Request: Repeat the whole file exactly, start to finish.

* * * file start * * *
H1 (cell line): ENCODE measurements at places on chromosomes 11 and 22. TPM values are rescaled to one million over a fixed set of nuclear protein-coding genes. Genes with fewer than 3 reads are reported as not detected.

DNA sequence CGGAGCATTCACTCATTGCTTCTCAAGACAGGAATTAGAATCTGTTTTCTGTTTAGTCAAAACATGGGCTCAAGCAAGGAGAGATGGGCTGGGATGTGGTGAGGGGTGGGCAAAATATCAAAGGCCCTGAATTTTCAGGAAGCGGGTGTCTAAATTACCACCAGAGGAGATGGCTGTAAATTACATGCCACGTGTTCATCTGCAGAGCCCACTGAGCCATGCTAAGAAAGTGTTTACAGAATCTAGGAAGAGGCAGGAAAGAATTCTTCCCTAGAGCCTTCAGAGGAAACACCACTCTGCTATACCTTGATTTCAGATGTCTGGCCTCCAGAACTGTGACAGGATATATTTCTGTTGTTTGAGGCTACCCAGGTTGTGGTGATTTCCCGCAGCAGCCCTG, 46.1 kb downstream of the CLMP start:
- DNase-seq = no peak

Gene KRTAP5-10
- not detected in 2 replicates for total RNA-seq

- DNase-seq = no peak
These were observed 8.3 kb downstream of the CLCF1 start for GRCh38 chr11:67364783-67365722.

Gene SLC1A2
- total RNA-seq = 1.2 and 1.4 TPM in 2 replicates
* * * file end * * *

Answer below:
H1 (cell line): ENCODE measurements at places on chromosomes 11 and 22. TPM values are rescaled to one million over a fixed set of nuclear protein-coding genes. Genes with fewer than 3 reads are reported as not detected.

DNA sequence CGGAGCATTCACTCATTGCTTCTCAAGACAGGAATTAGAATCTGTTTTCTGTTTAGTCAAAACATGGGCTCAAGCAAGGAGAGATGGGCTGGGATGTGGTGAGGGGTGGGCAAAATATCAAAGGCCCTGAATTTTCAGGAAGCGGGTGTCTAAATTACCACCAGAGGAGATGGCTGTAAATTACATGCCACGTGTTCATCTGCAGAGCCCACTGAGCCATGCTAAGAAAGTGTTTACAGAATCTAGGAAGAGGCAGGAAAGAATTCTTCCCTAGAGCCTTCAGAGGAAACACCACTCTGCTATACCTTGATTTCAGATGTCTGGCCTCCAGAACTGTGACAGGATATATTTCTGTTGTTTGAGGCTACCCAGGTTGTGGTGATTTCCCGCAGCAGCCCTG, 46.1 kb downstream of the CLMP start:
- DNase-seq = no peak

Gene KRTAP5-10
- not detected in 2 replicates for total RNA-seq

- DNase-seq = no peak
These were observed 8.3 kb downstream of the CLCF1 start for GRCh38 chr11:67364783-67365722.

Gene SLC1A2
- total RNA-seq = 1.2 and 1.4 TPM in 2 replicates